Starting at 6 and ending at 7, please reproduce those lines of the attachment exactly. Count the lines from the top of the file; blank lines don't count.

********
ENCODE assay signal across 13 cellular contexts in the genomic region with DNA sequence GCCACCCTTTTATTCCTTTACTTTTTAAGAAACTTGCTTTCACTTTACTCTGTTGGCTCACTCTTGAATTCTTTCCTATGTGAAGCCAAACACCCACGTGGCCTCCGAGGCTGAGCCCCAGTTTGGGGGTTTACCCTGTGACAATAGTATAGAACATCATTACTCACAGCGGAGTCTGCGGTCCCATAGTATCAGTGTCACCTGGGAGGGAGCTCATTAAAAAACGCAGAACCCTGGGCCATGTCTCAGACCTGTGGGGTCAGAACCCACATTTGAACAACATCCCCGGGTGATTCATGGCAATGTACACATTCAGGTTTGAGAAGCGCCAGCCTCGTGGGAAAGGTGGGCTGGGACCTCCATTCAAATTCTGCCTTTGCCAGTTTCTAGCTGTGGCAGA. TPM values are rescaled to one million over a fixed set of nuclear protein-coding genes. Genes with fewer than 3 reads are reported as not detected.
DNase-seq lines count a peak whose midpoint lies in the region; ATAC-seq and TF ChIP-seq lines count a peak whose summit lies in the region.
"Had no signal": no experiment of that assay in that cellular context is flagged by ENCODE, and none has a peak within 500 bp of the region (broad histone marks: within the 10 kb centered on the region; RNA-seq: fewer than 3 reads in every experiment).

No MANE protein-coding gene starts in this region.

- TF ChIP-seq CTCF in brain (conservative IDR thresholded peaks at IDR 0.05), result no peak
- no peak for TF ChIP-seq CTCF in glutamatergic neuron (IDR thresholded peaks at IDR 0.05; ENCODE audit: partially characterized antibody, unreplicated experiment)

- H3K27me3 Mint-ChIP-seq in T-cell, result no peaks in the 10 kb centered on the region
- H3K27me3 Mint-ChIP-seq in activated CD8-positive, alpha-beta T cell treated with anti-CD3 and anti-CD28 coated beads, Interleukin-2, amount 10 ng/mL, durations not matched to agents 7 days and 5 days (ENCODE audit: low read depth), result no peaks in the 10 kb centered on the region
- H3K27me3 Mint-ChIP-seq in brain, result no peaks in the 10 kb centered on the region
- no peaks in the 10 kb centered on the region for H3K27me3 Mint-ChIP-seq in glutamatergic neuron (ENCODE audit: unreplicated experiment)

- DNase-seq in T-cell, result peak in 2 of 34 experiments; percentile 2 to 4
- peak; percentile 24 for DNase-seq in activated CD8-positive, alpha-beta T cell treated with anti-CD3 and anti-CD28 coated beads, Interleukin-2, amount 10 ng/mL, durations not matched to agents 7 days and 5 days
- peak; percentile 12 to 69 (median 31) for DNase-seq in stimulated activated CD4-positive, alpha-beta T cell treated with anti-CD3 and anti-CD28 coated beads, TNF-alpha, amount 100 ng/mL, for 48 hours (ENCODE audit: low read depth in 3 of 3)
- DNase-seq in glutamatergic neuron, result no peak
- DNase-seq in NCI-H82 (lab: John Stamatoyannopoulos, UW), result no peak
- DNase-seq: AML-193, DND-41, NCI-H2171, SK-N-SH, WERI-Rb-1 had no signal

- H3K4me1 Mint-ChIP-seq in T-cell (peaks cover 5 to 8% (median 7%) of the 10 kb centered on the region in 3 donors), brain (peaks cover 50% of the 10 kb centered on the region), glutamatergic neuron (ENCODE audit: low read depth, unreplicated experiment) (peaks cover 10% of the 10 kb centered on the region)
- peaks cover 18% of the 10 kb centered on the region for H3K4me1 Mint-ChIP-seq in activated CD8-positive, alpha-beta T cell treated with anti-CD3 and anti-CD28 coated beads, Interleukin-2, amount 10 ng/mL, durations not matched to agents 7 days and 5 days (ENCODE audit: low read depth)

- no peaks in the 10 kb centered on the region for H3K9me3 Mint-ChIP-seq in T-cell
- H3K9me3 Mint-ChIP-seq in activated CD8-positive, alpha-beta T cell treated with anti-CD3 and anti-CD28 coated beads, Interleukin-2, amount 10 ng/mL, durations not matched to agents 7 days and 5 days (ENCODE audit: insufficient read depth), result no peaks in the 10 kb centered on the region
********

- no peak for TF ChIP-seq CTCF in glutamatergic neuron (IDR thresholded peaks at IDR 0.05; ENCODE audit: partially characterized antibody, unreplicated experiment)

- H3K27me3 Mint-ChIP-seq in T-cell, result no peaks in the 10 kb centered on the region